Hungarian Paprika v Spanish Pimenton

Today's question for the chef: Is there a difference between Hungarian paprika and Spanish paprika?

The short answer is yes. And here are the delicious details:

Hungarian Paprika and Spanish Pimenton are spices made from Capsicum peppers. Capsicum peppers range in variety from sweet, like the American bell pepper, to hot chili peppers. The Capsicum pepper is a new world food, with origins in the Americas. Today, Capsicum peppers are grown in every region of the world.

Paprika, in Hungarian and other European languages, refers to the dried spice and the pepper its made from. The Spanish word for the spice is Pimenton. Until recently Hungarian paprika found in U.S. markets was limited to a sweet variety. Versions with heat are showing up on grocery store shelves with more frequency.

more on the sweet, smoky and hot paprika after the jump

Spanish Pimenton is made dulce-sweet, agridulce-bittersweet with medium heat or spiciness, and picante-hot. The intensity of the heat derives from the type of pepper(s) used to make the Pimenton. The difference between the two styles of the spice is how they are made.

Traditionally, to make Hungarian paprika, peppers are strung together and hung to air dry. After the peppers dry out, they are stemmed, seeded and ground. To create Pimenton in Spain, the peppers are dried slowly, a process that takes about two weeks, over slow burning oak. Rotated daily during the drying process, when done they are stemmed, seeded and stone ground. The Spanish drying process gives the Pimenton its distinctive smoky flavor.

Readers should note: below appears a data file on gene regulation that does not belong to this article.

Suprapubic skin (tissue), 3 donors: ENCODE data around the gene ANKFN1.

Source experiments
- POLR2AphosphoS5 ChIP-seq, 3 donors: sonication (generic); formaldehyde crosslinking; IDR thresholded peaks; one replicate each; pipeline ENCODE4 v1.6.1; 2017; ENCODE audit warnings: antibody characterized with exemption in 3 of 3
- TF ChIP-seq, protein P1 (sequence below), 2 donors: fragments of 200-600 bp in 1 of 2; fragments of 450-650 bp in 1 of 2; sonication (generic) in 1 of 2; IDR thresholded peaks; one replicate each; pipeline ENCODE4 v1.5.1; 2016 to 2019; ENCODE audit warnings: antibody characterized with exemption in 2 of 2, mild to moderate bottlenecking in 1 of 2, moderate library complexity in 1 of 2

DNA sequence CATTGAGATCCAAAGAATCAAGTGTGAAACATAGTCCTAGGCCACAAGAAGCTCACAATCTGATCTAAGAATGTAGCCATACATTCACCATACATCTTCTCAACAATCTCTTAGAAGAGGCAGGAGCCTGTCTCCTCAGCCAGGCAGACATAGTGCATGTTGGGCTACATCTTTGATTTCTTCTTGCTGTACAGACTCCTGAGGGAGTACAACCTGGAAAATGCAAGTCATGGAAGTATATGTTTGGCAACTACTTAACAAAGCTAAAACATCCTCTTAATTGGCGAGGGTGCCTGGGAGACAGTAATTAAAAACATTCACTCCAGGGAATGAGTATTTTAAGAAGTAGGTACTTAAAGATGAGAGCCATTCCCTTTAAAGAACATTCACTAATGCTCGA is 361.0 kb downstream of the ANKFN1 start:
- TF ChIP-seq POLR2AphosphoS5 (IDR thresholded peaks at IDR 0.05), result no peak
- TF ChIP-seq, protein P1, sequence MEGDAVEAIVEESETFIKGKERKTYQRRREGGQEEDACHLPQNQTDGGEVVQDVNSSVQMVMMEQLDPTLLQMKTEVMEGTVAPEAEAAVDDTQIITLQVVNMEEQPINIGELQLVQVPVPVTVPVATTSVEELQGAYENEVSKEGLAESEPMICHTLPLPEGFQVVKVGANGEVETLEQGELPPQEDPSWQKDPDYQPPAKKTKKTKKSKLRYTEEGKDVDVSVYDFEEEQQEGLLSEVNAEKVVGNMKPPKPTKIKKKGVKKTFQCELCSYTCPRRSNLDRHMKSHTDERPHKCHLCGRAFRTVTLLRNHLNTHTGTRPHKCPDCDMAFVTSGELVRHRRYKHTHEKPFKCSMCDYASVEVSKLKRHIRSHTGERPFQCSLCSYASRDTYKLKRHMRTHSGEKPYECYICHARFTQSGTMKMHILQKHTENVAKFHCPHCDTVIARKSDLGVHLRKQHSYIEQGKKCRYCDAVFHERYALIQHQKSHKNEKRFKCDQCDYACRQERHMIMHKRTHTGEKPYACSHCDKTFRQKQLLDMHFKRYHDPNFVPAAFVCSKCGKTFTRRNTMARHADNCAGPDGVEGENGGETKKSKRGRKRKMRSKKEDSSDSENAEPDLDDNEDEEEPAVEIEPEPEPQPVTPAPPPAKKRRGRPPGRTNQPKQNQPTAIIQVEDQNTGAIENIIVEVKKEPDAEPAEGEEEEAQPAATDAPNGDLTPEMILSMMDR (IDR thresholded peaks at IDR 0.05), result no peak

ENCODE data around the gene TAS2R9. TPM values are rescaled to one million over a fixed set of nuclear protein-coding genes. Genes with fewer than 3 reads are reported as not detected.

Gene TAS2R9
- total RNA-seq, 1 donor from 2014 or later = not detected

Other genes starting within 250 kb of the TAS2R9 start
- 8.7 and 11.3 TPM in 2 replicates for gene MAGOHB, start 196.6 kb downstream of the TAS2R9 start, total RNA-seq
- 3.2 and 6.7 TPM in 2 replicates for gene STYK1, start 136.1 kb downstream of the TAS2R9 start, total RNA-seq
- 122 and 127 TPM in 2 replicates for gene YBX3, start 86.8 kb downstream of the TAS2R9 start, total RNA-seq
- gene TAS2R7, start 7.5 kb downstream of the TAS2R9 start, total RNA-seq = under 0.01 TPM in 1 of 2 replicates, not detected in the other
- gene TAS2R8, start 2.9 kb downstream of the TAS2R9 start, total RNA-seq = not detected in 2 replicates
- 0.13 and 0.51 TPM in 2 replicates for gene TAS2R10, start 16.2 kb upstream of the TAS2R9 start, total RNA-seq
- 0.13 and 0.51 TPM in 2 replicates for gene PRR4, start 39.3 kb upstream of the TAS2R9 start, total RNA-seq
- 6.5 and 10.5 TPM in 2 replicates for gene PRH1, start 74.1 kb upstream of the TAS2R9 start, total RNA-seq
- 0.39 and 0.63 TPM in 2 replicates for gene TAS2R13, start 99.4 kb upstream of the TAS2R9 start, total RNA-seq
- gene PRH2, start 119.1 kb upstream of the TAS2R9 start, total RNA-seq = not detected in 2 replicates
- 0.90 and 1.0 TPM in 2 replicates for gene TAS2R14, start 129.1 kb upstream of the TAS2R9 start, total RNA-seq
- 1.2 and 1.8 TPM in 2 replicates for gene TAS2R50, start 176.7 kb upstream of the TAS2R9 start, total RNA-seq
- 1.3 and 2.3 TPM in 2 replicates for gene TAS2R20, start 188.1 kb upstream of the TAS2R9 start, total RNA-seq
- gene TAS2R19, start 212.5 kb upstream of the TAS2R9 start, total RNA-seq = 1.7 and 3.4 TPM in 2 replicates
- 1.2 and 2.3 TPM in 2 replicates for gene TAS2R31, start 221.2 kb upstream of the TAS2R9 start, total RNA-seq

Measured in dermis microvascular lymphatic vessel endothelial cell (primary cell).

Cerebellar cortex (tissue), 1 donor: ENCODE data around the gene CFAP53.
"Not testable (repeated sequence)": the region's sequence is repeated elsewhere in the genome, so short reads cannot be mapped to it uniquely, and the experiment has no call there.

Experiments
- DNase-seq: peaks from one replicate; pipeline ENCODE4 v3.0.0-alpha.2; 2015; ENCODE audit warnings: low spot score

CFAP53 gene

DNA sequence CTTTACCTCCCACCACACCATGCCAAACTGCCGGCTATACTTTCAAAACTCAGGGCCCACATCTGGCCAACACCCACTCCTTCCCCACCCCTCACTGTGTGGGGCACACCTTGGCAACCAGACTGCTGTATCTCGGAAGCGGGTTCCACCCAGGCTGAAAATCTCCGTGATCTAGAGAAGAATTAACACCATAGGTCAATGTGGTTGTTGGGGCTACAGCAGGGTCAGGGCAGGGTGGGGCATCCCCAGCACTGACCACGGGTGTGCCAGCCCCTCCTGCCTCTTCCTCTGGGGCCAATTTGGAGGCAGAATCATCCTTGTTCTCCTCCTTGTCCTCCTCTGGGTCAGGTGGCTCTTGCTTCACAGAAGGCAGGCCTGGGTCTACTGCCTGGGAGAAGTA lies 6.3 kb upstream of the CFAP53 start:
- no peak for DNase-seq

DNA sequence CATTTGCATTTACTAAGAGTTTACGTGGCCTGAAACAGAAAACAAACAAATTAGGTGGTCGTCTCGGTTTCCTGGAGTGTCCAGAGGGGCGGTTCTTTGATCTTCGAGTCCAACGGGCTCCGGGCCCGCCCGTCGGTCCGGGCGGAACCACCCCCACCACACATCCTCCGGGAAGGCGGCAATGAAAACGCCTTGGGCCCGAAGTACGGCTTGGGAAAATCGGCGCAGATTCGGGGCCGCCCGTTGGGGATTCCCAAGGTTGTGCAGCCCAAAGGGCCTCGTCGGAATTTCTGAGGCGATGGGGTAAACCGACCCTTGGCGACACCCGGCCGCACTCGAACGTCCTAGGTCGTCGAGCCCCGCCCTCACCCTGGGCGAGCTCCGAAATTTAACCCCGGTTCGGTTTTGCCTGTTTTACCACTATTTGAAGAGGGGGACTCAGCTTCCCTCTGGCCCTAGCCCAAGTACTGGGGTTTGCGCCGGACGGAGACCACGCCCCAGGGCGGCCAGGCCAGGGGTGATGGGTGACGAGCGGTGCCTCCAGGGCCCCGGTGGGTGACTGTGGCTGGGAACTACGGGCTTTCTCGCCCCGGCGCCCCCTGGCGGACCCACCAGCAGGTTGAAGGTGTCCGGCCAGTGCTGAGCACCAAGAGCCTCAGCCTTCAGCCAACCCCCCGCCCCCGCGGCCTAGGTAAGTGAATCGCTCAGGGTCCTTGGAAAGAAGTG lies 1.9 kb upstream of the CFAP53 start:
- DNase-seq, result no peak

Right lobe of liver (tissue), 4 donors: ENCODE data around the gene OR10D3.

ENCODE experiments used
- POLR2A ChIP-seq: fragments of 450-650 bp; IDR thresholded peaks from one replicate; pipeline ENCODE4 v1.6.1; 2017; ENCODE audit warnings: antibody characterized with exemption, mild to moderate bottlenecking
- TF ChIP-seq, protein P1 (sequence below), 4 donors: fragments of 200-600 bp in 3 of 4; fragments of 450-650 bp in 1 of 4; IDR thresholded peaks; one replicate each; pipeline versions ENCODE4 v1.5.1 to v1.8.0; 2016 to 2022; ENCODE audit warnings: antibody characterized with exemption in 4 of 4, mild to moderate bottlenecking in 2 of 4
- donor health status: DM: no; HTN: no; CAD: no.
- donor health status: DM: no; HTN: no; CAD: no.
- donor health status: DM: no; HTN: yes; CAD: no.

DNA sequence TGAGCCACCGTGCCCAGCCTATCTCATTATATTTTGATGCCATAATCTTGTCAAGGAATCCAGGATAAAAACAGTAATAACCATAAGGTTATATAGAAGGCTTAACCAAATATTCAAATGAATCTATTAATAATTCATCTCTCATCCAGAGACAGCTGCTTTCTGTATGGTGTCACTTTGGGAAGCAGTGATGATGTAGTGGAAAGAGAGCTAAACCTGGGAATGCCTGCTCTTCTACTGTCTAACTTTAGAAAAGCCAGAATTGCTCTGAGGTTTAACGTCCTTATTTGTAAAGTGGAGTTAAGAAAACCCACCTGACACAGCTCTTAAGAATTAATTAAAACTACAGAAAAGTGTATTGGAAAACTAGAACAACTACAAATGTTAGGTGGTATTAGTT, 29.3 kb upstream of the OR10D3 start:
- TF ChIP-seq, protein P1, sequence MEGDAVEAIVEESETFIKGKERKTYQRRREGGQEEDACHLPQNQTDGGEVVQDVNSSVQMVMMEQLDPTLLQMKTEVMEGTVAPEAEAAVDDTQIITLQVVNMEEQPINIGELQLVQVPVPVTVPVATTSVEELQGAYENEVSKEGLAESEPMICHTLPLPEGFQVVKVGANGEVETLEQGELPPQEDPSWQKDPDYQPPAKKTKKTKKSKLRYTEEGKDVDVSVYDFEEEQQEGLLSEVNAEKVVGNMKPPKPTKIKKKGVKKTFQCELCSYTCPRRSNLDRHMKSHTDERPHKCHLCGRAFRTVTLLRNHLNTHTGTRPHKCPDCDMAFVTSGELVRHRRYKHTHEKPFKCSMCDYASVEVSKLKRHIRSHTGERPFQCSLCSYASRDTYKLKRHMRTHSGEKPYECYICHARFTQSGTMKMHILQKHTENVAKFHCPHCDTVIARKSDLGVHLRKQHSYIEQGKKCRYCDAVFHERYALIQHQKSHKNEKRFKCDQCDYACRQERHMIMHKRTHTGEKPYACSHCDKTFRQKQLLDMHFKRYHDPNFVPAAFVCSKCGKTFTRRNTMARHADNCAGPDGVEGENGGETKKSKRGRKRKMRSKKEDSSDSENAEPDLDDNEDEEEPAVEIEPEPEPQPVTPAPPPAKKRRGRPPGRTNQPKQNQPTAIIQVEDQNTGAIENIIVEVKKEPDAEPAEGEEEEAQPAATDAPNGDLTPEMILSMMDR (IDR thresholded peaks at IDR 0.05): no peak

Most of us associate Hungarian paprika as a simple means to add a dash of color to eggs, poultry, fish or meat. But it adds flavor as well. Mix the paprika with a little oil to act as an agent to transfer flavor, and help prevent the spice from burning during cooking. We recommend gently heating the spice in oil to release the flavor as you cook your dish.

Spanish recipes regularly call for Pimenton in paella, stews and sausage making. We like to add it to chili, slow braised meat and poultry, and as an ingredient for smoky rubs.

Remember as with all spices, store in a cool, dark cupboard or drawer and check your paprika for freshness before using.